Andrew Sayer

 

On his book Why Things Matter to People: Social Science, Values and Ethical Life

Cover Interview of March 21, 2012

A close-up

Why are we so worried about our dignity?

References to human dignity are enshrined in human rights declarations as the ultimate value or criterion for assessing what people are allowed to do.  Apparently, nothing is more important. Oppressed people all over the world say they are struggling not just for survival but for their dignity. Elderly patients in hospital often worry more about their dignity than their illnesses. We hear people say things like “at least I was able to leave the job with my dignity intact.”

But while many appeal to dignity, hardly anyone defines it. Sometimes we talk about it as if it were a fundamental universal essence that is there, come what may. But at other times we see it as fragile and dependent on how others treat us. These seem like almost opposite meanings.

Dignity has traditionally been thought of in terms of capacities for self-command, competent performance, and emotional restraint. But there’s another side to it—vulnerability. Philosophy tends to miss this.

Philosophy values calm contemplation and the power of reason, and traditionally has a masculine aversion to acknowledging vulnerability and the fact that we all start out as tiny, dependent babies. It struggles to realize that not all forms of dependence are bad—and indeed that the acceptance of dependence and vulnerability are essential to relations of care, love and friendship.

Elderly patients are particularly vulnerable and may have lost some of their capacities; they may be incontinent and hard of hearing. What they need for their sense of dignity is a kind of care that does not ignore or take advantage of their vulnerabilities but looks after them, yet without drawing excessive attention to them so that the patient is reduced to their impairment.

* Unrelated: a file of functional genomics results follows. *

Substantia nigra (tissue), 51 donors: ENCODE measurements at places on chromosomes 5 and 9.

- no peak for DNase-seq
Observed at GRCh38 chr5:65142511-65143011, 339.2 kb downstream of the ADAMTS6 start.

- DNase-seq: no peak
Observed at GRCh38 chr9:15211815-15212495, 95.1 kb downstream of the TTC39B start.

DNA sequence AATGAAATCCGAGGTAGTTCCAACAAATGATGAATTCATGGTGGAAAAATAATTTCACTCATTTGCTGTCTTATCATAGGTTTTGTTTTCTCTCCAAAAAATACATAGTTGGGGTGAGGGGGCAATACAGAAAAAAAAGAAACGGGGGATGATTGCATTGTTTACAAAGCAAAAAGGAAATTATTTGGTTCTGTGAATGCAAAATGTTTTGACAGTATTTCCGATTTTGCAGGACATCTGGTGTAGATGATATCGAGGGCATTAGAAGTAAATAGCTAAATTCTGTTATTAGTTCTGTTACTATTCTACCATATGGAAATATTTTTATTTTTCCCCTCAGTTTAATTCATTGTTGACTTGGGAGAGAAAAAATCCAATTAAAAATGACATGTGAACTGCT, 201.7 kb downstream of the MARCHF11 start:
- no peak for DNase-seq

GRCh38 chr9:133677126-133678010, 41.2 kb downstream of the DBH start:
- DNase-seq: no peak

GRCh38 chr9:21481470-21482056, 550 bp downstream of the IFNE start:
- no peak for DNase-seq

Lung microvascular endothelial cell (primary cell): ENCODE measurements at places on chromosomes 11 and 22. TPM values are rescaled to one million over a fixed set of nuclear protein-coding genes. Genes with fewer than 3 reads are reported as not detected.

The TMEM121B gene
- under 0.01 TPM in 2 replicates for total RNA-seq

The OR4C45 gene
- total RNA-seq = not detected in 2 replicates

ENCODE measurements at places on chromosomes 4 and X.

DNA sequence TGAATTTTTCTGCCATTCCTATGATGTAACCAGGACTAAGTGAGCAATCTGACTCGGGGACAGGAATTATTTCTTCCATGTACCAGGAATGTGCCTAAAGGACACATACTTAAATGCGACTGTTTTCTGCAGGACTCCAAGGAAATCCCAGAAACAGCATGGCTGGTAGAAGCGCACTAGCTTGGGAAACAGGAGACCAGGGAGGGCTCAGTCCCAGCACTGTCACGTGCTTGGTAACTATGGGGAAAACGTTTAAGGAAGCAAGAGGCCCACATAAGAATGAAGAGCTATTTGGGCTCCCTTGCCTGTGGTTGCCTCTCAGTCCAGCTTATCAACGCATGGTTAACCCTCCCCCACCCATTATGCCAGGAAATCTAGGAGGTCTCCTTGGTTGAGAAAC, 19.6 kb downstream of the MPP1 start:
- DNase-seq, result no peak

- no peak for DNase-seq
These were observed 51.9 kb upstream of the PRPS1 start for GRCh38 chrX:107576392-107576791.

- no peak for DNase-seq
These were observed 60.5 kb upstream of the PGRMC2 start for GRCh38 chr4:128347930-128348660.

It is difficult for a nurse to talk to patients who have lost most of their hearing without infantilizing them. It is difficult for caretakers to maintain their own dignity in carrying out such tasks as wiping bottoms; the patient may also be embarrassed on their behalf for this reason.

The dance of dignity in such relations is complex and subtle, though skilled caretakers may make it look effortless.

Seriousness and attentiveness on the part of the caretaker are likely to be helpful, but if overdone they may make the patient feel worse; a light touch, matter-of-factness, and humor are often helpful in restoring a sense of normality rather than crisis or deficiency.  The patient also needs recognition as a particular person with a biography, attachments to others, and commitments—a need for connection as well as “respect for autonomy.”  In providing these things, good care does more than secure dignity—it improves well-being.

Everyday ethical life depends not so much on following moral norms—at best these merely provide rules of thumb—but on being responsive to people’s needs in all their complexity, to what matters to people.